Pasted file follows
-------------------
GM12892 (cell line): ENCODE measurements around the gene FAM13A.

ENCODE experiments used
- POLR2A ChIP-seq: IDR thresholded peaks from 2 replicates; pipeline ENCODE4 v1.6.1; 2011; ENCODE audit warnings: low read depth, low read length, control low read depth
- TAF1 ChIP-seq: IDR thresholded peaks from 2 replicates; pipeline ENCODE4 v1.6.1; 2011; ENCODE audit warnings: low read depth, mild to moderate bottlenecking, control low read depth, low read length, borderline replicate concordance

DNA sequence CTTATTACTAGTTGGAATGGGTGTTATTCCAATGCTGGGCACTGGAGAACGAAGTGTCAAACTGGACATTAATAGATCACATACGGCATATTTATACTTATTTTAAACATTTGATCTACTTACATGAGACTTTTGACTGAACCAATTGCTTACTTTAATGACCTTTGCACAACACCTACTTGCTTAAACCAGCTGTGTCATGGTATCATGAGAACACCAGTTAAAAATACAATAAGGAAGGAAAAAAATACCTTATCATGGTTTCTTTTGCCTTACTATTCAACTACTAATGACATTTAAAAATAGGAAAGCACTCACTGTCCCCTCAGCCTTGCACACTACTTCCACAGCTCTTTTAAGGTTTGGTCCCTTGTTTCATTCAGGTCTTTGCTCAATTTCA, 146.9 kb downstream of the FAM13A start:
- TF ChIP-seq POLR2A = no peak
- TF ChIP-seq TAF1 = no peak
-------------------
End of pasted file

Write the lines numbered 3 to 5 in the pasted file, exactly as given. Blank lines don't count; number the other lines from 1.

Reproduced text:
- POLR2A ChIP-seq: IDR thresholded peaks from 2 replicates; pipeline ENCODE4 v1.6.1; 2011; ENCODE audit warnings: low read depth, low read length, control low read depth
- TAF1 ChIP-seq: IDR thresholded peaks from 2 replicates; pipeline ENCODE4 v1.6.1; 2011; ENCODE audit warnings: low read depth, mild to moderate bottlenecking, control low read depth, low read length, borderline replicate concordance

DNA sequence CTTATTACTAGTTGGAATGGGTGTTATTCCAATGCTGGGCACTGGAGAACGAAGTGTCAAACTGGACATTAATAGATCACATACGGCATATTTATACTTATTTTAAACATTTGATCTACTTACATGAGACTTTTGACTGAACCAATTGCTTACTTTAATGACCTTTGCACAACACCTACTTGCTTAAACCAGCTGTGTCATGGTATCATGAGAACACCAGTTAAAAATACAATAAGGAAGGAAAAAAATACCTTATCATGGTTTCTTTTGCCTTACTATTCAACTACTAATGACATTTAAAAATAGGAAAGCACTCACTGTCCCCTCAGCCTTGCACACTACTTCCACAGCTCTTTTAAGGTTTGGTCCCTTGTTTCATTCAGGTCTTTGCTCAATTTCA, 146.9 kb downstream of the FAM13A start: